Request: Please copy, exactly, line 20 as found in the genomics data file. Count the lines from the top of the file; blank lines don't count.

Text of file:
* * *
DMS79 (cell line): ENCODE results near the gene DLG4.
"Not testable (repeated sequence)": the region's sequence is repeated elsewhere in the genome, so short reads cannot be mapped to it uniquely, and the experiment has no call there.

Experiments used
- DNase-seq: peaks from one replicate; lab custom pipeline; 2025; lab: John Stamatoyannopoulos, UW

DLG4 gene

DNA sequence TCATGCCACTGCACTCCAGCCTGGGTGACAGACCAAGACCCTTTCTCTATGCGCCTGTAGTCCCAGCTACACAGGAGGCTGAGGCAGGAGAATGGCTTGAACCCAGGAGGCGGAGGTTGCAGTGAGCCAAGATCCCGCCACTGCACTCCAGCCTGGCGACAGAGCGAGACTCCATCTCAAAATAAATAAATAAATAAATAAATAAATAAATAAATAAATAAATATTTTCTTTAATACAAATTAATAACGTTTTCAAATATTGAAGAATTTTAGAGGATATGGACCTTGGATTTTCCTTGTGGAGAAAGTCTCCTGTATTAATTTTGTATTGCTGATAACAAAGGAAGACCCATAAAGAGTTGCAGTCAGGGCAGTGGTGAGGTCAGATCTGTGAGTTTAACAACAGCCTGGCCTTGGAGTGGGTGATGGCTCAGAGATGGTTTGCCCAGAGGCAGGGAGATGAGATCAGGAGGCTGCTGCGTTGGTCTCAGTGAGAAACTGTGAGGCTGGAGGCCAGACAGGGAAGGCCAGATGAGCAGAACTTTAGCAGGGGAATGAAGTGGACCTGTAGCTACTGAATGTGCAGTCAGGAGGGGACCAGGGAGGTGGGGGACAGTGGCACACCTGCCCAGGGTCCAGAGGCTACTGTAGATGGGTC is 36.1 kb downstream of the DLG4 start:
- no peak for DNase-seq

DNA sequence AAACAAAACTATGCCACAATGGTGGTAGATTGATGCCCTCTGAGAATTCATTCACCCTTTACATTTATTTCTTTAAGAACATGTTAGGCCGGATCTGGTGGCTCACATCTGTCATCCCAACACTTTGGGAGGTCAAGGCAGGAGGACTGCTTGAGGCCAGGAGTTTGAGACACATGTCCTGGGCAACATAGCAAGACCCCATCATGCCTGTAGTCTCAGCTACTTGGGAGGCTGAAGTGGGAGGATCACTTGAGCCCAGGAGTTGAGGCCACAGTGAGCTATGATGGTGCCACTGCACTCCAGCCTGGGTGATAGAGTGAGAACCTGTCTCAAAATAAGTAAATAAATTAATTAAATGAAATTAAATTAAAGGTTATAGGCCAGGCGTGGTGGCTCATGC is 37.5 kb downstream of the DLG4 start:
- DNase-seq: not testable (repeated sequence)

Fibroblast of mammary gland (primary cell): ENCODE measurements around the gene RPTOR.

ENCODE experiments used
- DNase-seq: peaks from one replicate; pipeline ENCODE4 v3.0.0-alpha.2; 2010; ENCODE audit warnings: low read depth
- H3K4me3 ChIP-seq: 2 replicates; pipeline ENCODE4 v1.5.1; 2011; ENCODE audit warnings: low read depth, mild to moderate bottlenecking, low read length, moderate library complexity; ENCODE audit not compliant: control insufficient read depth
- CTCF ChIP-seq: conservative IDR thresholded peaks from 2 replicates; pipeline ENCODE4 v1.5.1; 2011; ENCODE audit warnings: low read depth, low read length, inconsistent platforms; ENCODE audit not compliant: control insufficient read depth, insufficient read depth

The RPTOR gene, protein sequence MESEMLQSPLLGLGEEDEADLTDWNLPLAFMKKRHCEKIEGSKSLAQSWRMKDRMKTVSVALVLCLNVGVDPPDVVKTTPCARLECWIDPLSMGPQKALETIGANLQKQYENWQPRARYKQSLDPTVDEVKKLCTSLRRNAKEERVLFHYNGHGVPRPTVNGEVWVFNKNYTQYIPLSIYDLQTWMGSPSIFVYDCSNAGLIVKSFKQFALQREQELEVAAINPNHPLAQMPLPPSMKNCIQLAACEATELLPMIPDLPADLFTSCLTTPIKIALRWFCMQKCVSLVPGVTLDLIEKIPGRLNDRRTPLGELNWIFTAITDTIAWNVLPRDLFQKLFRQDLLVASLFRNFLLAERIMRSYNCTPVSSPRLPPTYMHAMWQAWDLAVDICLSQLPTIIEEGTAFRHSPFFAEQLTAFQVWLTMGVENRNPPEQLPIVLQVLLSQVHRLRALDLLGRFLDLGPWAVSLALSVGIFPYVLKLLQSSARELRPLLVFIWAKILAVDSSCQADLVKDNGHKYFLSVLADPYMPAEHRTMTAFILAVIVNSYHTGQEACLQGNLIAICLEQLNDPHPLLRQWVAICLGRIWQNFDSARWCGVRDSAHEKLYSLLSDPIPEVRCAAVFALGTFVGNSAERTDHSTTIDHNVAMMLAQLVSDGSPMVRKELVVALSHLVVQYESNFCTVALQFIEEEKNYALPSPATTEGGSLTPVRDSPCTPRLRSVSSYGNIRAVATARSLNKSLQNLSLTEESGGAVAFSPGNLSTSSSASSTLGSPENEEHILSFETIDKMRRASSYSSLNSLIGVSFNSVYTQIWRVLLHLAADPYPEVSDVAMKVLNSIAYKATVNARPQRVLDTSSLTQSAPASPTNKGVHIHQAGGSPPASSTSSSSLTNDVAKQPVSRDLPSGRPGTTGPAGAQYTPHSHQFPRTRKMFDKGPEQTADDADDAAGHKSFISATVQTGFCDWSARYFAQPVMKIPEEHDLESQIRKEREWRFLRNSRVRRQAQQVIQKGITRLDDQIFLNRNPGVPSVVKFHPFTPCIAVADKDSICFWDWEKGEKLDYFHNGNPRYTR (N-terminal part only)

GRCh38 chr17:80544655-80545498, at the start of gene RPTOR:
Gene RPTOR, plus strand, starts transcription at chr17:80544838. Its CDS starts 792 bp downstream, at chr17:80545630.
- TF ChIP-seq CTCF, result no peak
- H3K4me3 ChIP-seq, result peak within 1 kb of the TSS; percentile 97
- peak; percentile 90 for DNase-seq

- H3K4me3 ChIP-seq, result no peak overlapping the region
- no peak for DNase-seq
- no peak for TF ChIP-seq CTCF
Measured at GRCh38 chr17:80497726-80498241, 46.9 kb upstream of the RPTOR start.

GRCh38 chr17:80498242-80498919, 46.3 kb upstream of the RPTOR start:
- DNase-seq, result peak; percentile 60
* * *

- peak; percentile 90 for DNase-seq